The five-year survival rate for all breast cancer patients is 75 percent, according to the NCI. But the five-year survival rate in a recent study for women with intraductal, noninvasive cancers like Nancy Reagan's was 98 percent.

So favorable is the prognosis in such small, noninvasive tumors that many experts believe removal of the entire breast in such cases is unnecessary.

"It gets down to a very personal decision" by the woman and her doctor, said Dr. Martin Abeloff, chief of medical oncology at Johns Hopkins University Medical School. "No one knows the best way . . . . Mastectomy is probably still the most standard approach for this."

Abeloff said two other treatments, both of which preserve the breast, are being compared in a randomized trial of patients with intraductal cancers by Dr. Bernard Fisher of the University of Pittsburgh. He said half the patients in that trial receive a "lumpectomy," surgery to remove only the tumor and a small margin of surrounding, normal tissue. Then they are closely observed to see if the cancer recurs. The other half receive a lumpectomy followed by a series of radiation treaments of the breast.

Rose Kushner, executive director of the Breast Cancer Advisory Center in Kensington, said recent evidence suggests that Nancy Reagan could have been effectively treated with less extensive surgery than a mastectomy. She said she advises women with suspected breast cancer to undergo a biopsy first, then to discuss their options with their doctors before deciding how the cancer should be treated.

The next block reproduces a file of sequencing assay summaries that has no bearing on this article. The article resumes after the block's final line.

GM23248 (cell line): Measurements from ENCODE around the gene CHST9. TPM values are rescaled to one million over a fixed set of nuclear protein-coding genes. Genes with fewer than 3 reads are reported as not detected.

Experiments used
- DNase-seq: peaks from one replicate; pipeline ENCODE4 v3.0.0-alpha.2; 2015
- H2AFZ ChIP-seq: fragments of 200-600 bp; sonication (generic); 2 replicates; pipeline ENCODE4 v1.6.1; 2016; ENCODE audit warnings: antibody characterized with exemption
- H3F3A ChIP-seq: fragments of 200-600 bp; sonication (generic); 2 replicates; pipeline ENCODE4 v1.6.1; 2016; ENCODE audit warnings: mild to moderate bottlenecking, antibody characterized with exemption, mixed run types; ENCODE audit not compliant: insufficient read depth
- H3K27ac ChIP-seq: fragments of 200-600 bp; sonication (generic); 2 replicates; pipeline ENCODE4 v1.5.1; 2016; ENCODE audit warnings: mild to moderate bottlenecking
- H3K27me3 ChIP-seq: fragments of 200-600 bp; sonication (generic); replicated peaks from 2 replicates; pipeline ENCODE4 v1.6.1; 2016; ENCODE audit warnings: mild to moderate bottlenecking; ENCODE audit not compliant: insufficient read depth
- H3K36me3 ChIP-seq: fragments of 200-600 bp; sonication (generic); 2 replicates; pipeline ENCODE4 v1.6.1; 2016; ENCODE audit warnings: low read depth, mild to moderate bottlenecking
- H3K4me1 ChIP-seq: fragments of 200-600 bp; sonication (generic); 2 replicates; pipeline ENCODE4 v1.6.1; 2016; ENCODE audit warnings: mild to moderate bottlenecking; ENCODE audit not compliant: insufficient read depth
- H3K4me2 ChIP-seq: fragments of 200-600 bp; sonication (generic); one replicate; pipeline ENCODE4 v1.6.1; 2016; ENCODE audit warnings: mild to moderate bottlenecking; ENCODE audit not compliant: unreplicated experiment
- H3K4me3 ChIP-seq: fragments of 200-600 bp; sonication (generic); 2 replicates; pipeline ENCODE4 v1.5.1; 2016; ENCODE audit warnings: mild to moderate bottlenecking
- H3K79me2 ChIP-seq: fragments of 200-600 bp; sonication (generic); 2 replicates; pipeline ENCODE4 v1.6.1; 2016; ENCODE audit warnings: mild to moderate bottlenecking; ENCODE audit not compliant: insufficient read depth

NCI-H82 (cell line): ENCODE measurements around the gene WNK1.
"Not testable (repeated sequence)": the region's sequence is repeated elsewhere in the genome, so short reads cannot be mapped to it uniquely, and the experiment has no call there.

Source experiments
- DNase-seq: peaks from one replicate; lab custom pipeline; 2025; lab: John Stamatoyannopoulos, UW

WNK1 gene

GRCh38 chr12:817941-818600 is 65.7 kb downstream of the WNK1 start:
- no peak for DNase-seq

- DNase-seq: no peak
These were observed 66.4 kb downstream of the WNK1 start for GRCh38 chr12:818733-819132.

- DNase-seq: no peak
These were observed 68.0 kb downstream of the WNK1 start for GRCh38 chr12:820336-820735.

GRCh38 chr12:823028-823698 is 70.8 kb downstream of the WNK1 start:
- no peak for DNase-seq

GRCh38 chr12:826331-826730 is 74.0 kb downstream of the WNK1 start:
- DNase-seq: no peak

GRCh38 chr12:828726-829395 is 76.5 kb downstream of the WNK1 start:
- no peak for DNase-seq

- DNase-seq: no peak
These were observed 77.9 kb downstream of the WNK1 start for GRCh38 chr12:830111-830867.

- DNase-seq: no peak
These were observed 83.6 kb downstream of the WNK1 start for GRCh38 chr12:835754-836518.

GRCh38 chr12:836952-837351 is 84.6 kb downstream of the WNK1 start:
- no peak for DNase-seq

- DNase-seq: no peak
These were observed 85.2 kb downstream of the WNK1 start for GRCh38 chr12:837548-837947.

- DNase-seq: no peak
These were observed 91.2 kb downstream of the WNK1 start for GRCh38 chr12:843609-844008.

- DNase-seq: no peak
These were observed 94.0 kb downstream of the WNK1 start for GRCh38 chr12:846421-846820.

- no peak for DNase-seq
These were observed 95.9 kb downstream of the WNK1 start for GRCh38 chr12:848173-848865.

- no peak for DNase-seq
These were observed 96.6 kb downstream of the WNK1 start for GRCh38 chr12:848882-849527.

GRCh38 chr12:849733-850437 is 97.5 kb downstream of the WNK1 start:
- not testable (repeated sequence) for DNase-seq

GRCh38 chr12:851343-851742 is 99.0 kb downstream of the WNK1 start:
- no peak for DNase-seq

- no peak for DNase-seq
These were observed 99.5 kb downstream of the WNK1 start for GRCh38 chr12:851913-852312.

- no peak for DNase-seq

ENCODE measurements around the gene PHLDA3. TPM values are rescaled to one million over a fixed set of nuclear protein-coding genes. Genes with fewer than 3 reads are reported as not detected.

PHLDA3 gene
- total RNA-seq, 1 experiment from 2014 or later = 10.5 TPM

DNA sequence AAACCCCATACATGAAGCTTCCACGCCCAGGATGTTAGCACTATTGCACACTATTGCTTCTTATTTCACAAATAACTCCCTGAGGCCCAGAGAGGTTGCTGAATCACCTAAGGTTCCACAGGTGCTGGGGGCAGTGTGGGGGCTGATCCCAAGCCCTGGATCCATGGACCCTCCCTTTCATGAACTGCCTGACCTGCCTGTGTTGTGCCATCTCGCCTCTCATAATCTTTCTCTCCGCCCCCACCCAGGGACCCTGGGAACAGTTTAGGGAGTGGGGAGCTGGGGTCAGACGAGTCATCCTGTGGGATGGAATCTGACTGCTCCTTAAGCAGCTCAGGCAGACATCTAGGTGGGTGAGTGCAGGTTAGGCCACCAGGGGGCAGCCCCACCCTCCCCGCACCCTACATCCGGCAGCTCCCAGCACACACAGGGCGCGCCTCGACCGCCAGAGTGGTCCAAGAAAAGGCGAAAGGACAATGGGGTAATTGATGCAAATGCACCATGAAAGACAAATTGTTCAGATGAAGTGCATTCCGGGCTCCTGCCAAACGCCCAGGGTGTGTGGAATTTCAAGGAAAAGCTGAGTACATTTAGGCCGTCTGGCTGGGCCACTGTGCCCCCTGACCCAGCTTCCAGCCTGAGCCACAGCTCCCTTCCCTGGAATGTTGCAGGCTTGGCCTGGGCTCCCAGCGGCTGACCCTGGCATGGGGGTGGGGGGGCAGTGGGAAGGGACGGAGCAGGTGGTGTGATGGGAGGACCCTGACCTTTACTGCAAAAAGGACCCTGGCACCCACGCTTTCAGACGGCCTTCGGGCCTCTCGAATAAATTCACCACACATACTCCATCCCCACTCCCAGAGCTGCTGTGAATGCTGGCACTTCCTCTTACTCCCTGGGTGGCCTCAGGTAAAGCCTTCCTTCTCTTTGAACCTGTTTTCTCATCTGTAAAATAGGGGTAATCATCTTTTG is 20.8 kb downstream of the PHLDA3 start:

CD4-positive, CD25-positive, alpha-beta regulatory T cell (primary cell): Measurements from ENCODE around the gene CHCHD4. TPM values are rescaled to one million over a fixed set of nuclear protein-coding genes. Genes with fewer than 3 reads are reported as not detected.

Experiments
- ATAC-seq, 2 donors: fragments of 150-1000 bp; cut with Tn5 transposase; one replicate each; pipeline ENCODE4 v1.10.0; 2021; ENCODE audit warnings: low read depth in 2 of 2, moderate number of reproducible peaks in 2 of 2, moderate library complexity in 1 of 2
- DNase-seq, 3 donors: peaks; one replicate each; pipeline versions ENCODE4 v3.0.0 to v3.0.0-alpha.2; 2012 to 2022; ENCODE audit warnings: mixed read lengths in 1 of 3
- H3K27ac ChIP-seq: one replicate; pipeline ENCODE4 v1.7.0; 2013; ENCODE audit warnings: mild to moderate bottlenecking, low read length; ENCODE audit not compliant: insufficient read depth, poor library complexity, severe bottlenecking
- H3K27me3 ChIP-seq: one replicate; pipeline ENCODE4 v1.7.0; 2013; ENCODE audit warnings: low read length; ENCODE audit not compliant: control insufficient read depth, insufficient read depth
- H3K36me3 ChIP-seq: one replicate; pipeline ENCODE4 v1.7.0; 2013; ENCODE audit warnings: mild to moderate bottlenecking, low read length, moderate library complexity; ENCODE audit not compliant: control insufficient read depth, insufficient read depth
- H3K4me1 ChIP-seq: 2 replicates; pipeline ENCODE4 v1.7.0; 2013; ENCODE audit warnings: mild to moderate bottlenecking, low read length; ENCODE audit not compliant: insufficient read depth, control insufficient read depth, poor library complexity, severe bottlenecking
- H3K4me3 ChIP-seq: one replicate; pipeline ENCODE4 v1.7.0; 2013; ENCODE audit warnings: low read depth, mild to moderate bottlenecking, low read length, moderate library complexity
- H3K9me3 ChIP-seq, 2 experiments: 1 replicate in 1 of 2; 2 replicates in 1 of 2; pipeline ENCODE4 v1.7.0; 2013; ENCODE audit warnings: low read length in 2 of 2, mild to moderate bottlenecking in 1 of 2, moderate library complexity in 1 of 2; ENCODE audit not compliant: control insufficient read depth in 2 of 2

But she added that many women over 65 prefer to have a single procedure, as Nancy Reagan did, in which the biopsy and definitive surgery are performed at the same time.

"She did what I've been fighting that women should be allowed to do, and that is, she did what she wanted to do," Kushner said yesterday.

Once a woman has had even a small, noninvasive breast cancer, her risk of developing a new cancer is about 1 percent per year, according to Georgetown's Feller. He said Nancy Reagan's surgeons will probably examine her about every six months, and that she should have mammograms done every six months or every year. He said she should also have regular chest X-rays. BREAT BIOPSY AND MASTECTOMY

1

Using local anesthesia, a radiologist inserts a fine needle into the breast to pinpoint the area that has shown a possible cancer on an X-ray. A mammogram, a special X-ray of the breast, will then be taken with the needle in place to be sure it is pointing to the right spot.

With the needle in place as a marker, the patient will be taken to the operating room, and anesthesized. Surgeons then perform the biospy, talking a sample of breat tissue from the are around the needle's tip. A mammogram is done of the sample to make sure it contains the area of possible cancer. Then a pathologist examines frozen sections of the biopsy sample for cancer.

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If cancer is found, most women choose between two equally effective treatments: a modified radical mastectomy or a partial mastectomy ("lumpectomy") and lymph node removal combined with subsequent radiation therapy to the breast.

In a modified radical mastectomy, surgeons remove the entire breast, but leave the underlying chest muscles intact. They also remove the lymph nodes underlying the breast and in the armpit. The nodes will then be examined to determine whether the cancer has spread.